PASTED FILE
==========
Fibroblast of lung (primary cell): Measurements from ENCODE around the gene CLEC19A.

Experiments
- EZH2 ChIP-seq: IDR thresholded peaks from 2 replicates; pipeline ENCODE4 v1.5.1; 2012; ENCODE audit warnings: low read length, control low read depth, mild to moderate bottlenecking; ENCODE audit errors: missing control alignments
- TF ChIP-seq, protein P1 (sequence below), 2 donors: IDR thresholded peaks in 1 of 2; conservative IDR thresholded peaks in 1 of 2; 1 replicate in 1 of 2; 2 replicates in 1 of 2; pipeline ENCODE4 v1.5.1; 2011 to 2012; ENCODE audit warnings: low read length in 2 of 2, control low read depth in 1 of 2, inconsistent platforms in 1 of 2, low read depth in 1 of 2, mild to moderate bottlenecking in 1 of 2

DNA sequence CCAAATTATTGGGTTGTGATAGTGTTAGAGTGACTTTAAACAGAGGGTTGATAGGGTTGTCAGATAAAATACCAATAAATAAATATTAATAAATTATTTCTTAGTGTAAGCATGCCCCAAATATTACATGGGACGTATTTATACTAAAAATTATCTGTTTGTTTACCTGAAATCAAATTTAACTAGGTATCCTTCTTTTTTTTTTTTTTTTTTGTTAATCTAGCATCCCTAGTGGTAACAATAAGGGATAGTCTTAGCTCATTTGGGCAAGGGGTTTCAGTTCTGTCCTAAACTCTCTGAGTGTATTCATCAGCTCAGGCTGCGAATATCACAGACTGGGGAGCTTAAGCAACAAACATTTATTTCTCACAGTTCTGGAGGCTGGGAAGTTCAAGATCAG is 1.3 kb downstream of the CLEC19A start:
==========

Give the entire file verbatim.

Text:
Fibroblast of lung (primary cell): Measurements from ENCODE around the gene CLEC19A.

Experiments
- EZH2 ChIP-seq: IDR thresholded peaks from 2 replicates; pipeline ENCODE4 v1.5.1; 2012; ENCODE audit warnings: low read length, control low read depth, mild to moderate bottlenecking; ENCODE audit errors: missing control alignments
- TF ChIP-seq, protein P1 (sequence below), 2 donors: IDR thresholded peaks in 1 of 2; conservative IDR thresholded peaks in 1 of 2; 1 replicate in 1 of 2; 2 replicates in 1 of 2; pipeline ENCODE4 v1.5.1; 2011 to 2012; ENCODE audit warnings: low read length in 2 of 2, control low read depth in 1 of 2, inconsistent platforms in 1 of 2, low read depth in 1 of 2, mild to moderate bottlenecking in 1 of 2

DNA sequence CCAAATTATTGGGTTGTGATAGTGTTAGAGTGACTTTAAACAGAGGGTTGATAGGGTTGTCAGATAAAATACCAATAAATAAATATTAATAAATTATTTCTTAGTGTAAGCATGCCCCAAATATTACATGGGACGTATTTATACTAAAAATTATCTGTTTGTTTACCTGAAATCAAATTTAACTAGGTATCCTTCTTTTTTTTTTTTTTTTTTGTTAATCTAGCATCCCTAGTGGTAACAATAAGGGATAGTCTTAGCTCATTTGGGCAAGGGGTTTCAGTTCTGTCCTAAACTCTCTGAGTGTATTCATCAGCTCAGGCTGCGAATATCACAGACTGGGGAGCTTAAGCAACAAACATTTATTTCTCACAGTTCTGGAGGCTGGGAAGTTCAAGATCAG is 1.3 kb downstream of the CLEC19A start: